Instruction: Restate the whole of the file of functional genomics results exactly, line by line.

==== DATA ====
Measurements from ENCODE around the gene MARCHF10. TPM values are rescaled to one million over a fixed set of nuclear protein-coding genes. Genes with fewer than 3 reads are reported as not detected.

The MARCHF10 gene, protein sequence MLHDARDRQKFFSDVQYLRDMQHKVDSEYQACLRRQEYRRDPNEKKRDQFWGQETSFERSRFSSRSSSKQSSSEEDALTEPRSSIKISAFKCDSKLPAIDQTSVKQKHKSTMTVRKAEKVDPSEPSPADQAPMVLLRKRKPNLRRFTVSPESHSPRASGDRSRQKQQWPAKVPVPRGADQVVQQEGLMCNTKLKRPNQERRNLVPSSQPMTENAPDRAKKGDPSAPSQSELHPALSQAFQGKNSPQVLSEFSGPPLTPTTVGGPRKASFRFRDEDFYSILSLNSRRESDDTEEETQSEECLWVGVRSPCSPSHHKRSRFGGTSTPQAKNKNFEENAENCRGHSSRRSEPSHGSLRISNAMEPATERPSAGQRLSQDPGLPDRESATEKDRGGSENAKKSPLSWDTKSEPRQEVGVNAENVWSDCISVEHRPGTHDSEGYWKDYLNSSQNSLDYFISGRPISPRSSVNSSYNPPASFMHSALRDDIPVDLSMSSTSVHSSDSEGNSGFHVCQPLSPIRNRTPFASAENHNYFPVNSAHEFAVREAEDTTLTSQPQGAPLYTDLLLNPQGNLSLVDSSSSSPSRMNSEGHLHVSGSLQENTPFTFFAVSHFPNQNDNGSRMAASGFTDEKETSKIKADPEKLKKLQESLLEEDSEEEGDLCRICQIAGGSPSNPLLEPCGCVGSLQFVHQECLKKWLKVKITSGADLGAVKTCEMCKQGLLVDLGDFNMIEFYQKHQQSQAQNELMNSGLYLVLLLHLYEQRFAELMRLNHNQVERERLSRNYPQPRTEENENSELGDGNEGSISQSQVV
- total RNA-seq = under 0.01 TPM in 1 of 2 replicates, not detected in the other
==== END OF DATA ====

Measurements from ENCODE around the gene MARCHF10. TPM values are rescaled to one million over a fixed set of nuclear protein-coding genes. Genes with fewer than 3 reads are reported as not detected.

The MARCHF10 gene, protein sequence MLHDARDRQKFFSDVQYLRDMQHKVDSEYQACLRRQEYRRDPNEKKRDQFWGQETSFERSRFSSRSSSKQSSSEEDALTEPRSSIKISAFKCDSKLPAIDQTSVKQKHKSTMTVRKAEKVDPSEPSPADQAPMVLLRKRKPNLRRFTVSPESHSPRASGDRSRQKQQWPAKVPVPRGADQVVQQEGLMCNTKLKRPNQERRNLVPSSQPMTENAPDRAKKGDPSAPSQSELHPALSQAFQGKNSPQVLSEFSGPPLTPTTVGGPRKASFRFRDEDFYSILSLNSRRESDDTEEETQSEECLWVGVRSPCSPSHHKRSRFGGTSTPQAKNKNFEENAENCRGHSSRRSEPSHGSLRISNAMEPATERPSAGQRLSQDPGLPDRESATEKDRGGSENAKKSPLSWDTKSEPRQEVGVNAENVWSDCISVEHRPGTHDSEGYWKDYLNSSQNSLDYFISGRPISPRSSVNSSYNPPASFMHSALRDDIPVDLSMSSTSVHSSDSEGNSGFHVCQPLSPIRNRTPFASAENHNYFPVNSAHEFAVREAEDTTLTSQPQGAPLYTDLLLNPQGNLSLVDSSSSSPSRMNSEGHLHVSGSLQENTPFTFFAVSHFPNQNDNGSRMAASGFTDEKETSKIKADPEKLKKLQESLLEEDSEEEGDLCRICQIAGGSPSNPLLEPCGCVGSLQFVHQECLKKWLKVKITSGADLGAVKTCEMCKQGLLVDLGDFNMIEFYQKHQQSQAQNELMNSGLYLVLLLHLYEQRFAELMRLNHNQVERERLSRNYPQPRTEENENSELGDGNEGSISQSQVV
- total RNA-seq = under 0.01 TPM in 1 of 2 replicates, not detected in the other